Edwin Carr (1926-2003) : Represented Artist
Born in Auckland, New Zealand, in August 1926, Edwin James Nairn Carr studied music at Otago and Auckland Universities from 1944 to 1947, then travelled to London on a New Zealand Government Bursary to study composition with Benjamin Frankel at the Guildhall School of Music. He studied under Frankel until 1953, during which period his Mardi Gras Overture won first prize at the Auckland Festival (adjudicated by Eugene Goossens), and his Three Dances and Epilogue for two pianos won him the Overseas League Medal. A British Council Scholarship awarded in 1954 allowed Carr to study with Petrassi at the Conservatorio di Santa Cecilia in Rome, and another scholarship awarded in the same year enabled him to attend the Accademia di Chigiana at Siena.
In 1955 he was appointed Musical Director of Il Nuovo Balletto d'Italia for their extensive tour of Italy and composed two ballets for this company, Electra and Caccati dal Paradiso. Another British Council Scholarship, awarded in 1957, enabled Carr to study with Carl Orff at the Hochschule für Musik in Munich for a brief period.
Carr returned to New Zealand in 1958, where he completed commissions for the NZ Broadcasting Orchestra, the NZ Chamber Music Federation and the Auckland Association of Organists. He lectured at Victoria University in Wellington in 1959, and in 1960 travelled to Sydney where he worked for the ABC. He did not remain in Australia long, however, and later that year returned to England to teach at the Suffolk Rural Music School and at Civic College, Ipswich. He continued his studies with Benjamin Frankel in 1961 and 1962, and spent most of the Sixties in England, where a number of his compositions were performed.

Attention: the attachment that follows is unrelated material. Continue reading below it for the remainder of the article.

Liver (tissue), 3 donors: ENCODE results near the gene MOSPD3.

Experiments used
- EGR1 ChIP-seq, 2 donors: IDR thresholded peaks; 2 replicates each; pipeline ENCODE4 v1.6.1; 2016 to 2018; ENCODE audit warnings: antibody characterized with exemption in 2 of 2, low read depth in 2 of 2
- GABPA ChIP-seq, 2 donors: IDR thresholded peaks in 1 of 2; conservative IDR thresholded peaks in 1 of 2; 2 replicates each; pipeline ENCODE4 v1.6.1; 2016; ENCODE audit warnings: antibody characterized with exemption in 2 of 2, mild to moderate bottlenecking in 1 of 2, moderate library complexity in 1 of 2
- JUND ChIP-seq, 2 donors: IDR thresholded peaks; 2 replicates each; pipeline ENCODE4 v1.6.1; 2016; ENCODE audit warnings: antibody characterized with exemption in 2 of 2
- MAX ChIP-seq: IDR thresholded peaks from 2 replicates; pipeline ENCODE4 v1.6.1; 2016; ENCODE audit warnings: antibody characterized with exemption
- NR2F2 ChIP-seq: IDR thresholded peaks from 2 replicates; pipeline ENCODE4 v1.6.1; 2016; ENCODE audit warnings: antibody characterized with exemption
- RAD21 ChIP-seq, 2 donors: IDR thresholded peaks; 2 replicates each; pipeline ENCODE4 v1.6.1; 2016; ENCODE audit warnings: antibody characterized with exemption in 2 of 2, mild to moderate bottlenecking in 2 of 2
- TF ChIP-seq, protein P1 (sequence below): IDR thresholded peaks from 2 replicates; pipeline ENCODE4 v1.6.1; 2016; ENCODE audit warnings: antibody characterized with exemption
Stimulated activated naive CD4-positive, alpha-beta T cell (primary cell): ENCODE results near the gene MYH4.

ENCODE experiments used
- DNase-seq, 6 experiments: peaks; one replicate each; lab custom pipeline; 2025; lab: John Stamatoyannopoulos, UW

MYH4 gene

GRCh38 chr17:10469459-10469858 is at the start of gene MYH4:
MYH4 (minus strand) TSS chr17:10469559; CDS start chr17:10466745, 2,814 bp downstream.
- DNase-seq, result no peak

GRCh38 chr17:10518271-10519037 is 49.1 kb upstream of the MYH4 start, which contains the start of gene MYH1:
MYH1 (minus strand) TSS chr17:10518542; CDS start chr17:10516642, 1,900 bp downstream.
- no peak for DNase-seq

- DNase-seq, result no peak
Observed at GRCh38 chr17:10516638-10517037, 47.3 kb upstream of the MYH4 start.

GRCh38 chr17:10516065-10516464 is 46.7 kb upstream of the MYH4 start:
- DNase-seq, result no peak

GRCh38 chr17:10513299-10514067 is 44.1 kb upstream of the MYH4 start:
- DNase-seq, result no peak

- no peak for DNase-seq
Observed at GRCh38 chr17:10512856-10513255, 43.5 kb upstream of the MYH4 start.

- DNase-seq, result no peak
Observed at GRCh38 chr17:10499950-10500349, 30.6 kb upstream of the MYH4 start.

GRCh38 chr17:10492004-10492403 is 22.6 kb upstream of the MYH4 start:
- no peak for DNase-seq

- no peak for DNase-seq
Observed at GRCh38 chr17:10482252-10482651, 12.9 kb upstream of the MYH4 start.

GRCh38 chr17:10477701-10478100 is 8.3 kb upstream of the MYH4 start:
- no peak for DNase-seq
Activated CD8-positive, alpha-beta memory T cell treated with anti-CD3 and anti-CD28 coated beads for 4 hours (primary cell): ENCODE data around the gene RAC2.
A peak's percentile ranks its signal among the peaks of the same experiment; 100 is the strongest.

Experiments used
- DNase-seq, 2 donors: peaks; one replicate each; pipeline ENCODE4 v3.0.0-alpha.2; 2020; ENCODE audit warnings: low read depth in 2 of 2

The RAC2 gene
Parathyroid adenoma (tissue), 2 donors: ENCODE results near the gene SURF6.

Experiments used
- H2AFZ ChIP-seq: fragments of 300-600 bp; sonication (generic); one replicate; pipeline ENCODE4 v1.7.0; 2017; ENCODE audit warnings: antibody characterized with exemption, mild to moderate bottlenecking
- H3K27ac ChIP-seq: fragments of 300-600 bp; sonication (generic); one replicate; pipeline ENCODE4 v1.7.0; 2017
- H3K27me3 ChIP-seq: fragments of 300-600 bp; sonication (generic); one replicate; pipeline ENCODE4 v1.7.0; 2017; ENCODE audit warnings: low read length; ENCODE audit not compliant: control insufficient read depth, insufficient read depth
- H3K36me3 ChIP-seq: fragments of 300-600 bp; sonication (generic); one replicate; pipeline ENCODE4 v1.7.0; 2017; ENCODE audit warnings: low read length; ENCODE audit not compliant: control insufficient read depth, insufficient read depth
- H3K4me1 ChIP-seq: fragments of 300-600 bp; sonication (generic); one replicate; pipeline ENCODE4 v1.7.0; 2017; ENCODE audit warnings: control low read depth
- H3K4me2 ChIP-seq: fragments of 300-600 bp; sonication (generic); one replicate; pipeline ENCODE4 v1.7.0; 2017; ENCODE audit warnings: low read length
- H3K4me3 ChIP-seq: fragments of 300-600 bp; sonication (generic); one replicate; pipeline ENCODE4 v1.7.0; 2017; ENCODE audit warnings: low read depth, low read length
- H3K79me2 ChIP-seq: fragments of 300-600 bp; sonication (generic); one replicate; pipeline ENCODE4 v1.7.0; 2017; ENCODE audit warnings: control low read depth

In 1970 Carr received a commission from the British Arts Council for Nastasya, a three-act opera based on Dostoyevsky's The Idiot, and returned to New Zealand to work with librettist Edward Hill in Wellington. This opera was completed in England the following year. In 1973 he took up a two-year Mozart Fellowship at Otago University, Dunedin (NZ).
Carr moved to Sydney in 1975 and became a lecturer at the NSW State Conservatorium of Music, as well as teaching piano and composition privately. He continued to compose, receiving commissions from the New Zealand Embassy in Bonn, Musica Viva, Radio NZ, the Australia Council and Sally Mays. He was also commissioned by Alberts to write a harmony book for students in 1976.
Edwin Carr returned to New Zealand in 1984. He continued to teach until the end of 1987, thereafter devoting himself to composition. Carr's works have been performed internationally, and have also been recorded. A conductor as well as a composer, Carr himself conducted some of these recordings, including that of Nastasya, and concerts of his own and other composers' music in New Zealand and Australia.
Edwin Carr died in March 2003 aged 76. His autobiography, A life set to music: the autobiography of Edwin Carr, was published by Blanchard Press in 2001.